If you’re new to functional fitness and already dread the idea of doing box jumps, then it’s probably time you started getting used to them.
Box jumps are one of the most common exercises in the sport of CrossFit. In any given week, you will find them in a number of different workouts at affiliates across the world.
A box jump is as simple as its name suggests: you have to jump from the ground, onto a box! The size of the box can vary from workout to workout, and depending on your gender and age. Some Rx’d workouts might use a 24 inch box, while others use a 32 inch box.
But regardless of the size, the most important thing to remember is the hip extension at the top.
To perform a proper rep, a full hip extension must be reached. That means, once you jump onto the box with two feet, you must then lock out your legs, and stand up with your hips over your feet, just like a deadlift. Once you have achieved this, you can jump back down and start again!
Box jumps are great for any athlete and have a number of physical benefits. These include:
Increased explosiveness – Springing from the ground to a box is a great way to increase you vertical leap. The movement utilizes a lot of fast twitch muscles and that will help improve your overall explosiveness. The more you jump, and the higher you jump, the more explosive your legs will become.
Improved Olympic lifting – High box jumps have a direct carry over to the Olympic lifts. The rapid hip flexion in the top part of the box jump is the same as the hip flexion needed in the third pull of the snatch and the clean. So doing box jumps will help create faster hip flexion.
Improved cardiovascular – Box jumps can be an exhausting exercise. Each rep uses a number of leg and core muscles, and after a few reps you will notice your heart rate start to rise. This exercise is not only good to improve leg strength, but also to improve cardiovascular fitness.
During workouts, box jumps can be tough. Many beginners will burn out early in a workout simply because they do not have the form, or technique for box jumps. However, the exercise can be made a lot easier, by following a few simple steps to improve box jumps.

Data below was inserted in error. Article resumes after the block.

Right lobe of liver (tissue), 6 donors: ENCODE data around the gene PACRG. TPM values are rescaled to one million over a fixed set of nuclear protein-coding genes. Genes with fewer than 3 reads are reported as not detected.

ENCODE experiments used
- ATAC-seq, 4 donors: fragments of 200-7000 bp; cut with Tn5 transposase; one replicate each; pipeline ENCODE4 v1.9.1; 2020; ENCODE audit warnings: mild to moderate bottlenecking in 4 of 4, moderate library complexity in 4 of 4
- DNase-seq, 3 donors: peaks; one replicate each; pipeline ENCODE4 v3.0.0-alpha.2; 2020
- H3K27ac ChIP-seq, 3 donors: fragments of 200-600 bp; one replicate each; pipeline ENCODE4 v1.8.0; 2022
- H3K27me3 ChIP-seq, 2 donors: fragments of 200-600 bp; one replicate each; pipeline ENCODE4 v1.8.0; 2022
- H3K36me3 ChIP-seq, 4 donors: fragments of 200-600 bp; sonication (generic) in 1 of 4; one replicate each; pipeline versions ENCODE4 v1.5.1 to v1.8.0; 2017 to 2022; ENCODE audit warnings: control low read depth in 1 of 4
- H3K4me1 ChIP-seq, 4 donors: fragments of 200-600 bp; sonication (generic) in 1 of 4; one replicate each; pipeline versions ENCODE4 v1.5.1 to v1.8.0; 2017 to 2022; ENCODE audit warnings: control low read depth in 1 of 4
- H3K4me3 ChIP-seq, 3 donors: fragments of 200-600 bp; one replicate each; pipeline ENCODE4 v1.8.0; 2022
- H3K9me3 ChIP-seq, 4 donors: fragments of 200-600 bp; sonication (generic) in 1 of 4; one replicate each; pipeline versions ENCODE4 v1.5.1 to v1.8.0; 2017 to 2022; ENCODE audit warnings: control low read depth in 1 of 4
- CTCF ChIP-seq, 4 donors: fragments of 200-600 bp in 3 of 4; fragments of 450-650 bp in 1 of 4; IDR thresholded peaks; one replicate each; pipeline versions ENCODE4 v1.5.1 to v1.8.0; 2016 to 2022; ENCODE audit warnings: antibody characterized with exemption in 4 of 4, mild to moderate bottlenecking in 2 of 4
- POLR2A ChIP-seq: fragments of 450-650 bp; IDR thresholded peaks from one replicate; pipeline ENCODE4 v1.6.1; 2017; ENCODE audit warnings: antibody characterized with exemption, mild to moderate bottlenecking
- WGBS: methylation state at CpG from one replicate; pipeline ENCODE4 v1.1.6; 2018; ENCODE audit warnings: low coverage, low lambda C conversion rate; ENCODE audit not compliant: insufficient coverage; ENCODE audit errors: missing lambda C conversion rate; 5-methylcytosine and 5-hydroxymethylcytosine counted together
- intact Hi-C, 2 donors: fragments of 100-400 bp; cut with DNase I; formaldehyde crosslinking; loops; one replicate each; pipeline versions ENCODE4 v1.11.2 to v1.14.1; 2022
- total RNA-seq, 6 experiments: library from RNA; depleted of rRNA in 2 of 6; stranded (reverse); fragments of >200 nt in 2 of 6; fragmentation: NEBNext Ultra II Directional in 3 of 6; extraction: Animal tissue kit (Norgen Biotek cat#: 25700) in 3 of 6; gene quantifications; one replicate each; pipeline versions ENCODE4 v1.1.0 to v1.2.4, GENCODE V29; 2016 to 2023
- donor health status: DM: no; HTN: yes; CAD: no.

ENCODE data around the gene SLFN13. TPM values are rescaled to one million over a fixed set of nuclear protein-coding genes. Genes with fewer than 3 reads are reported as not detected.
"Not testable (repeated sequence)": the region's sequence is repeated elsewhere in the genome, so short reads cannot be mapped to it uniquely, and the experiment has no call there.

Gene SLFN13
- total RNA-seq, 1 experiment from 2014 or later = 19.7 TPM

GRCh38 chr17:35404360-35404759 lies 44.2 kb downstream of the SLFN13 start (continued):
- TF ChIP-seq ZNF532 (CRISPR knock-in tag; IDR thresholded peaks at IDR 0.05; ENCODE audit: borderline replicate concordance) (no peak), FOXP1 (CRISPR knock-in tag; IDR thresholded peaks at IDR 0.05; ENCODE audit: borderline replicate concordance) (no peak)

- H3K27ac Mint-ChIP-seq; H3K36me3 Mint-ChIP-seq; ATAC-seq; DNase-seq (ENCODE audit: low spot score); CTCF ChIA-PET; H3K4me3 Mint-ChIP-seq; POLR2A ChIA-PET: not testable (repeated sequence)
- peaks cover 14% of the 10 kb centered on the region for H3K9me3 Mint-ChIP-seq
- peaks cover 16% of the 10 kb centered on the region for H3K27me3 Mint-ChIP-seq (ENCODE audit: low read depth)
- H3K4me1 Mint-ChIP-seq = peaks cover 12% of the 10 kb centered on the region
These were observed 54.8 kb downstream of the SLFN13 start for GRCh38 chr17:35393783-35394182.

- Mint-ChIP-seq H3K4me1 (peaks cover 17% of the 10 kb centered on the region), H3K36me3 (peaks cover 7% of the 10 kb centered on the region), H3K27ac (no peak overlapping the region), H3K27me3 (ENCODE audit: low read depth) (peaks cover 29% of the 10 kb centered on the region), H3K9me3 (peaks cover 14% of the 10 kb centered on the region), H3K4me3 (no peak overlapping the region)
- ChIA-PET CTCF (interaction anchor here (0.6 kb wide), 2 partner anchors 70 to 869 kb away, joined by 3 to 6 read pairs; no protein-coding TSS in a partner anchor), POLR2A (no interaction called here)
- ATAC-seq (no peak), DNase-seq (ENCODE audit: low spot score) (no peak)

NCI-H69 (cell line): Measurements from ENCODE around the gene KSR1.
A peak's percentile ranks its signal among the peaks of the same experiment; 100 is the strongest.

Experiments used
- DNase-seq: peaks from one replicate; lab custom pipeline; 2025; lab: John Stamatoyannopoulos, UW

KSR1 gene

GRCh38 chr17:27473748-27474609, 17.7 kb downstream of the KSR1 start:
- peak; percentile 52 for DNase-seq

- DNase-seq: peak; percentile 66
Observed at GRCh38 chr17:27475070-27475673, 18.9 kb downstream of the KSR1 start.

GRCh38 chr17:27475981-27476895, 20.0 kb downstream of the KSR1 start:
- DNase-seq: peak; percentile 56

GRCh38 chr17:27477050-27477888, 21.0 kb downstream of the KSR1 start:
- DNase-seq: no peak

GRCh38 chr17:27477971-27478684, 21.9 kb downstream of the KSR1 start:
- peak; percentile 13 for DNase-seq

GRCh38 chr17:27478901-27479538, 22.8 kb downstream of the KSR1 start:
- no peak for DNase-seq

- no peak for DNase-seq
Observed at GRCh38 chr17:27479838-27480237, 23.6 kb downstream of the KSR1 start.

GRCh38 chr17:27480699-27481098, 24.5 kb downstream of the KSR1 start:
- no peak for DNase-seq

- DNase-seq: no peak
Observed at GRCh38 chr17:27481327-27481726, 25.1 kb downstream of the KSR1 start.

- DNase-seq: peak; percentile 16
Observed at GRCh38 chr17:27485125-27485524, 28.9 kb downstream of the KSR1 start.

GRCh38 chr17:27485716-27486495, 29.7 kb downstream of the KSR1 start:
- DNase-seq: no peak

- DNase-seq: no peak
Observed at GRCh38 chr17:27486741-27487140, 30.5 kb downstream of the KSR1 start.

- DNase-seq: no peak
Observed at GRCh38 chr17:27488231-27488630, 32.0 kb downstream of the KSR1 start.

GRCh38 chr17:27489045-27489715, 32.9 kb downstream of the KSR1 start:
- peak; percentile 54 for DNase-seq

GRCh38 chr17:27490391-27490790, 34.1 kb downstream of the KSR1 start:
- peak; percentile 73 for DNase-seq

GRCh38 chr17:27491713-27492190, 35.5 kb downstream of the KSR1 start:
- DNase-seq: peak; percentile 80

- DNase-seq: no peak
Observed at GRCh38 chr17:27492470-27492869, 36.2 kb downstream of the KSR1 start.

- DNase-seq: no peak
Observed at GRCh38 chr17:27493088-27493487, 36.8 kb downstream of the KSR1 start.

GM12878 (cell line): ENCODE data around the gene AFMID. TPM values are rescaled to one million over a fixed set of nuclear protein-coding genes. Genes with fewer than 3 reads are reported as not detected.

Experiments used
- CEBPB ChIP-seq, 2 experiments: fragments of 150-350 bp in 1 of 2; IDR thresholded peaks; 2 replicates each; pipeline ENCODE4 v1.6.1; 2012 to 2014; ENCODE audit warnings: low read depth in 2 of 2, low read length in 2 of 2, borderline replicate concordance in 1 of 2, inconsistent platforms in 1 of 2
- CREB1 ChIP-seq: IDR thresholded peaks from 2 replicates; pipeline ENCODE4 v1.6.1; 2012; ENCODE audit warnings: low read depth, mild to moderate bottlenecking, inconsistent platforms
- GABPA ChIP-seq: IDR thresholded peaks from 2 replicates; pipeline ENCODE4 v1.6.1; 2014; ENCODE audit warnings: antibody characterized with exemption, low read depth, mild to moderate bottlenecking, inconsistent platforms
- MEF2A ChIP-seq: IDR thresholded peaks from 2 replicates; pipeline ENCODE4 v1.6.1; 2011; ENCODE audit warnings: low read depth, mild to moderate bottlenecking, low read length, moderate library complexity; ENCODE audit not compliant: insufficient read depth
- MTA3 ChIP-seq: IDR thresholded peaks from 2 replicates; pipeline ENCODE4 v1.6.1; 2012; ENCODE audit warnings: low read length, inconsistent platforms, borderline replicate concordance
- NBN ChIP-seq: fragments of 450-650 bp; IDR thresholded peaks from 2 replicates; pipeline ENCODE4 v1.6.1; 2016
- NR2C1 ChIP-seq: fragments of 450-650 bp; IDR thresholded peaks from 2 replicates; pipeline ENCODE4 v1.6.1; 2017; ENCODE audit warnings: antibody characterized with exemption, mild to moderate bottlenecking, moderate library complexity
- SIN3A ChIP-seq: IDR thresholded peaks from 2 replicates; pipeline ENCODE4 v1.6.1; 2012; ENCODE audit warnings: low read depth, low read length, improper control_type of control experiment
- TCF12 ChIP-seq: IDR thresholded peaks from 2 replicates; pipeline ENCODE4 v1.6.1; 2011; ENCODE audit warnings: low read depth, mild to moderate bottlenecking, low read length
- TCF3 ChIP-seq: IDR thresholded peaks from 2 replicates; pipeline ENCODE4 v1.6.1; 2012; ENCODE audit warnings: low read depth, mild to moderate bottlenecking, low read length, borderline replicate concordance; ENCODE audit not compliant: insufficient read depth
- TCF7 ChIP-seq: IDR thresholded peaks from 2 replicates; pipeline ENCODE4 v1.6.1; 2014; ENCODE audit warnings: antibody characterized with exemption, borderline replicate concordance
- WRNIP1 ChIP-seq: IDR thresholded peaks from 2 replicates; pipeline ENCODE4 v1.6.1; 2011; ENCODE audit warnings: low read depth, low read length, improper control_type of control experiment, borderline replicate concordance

The most effective way to improve box jumps, is by getting the right technique. I know what you’re probably thinking, ‘there’s not much to jumping from the ground to a box, is there?’ Although the truth is, there is.
Just like a deadlift, just like a snatch and just like a clean, a box jump is a lot easier when you have the right technique. A good technique consists of keeping your feet together, and trying to land them in the centre of the box.
You want to try to have a soft landing, and keep balanced the whole way through. Looking straight ahead and focusing on a horizontal point is a good way of keeping balanced while box jumping.
Timing and Rhythm
The most important step, and by far the best way to improve box jumps, is the timing and rhythm of your reps.
Most beginners start from the bottom of the box, jump onto it, and then step down. Others simply jump up and back down to the ground and have a short break before going again.
The most effective and efficient way of doing box jumps, however, is to start and finish each rep on top of the box. If you need to have a rest, take it while standing on top of the box, and not on the ground.
The reason for this is simple. Jumping down and back up to the box in one swift movement utilizes the stretch cycle period, making it easier and more efficient to perform a rep. If you land on the ground, you have to re-generate power to get back on top of the box by bending you hips and pushing off the ground. Essentially, you are wasting more energy, the more time you rest on the ground.
Here’s a quick video of multiple Games competitor Matt Chan showing us how to do efficient box jumps:
By following a few simple steps, you can improve your box jump performance quite dramatically.
The more you practice the skill, the higher your vertical leap will become, and the more explosive your legs will become.
Eventually, with a bit of training you might be able to become the new Ryan Moody (6 times world record holder for highest standing box jump). Or you could even rival The Rx Review’s own Michael McCoy, who still holds the record at his local box for the highest box jump.
Here’s some footage of his efforts: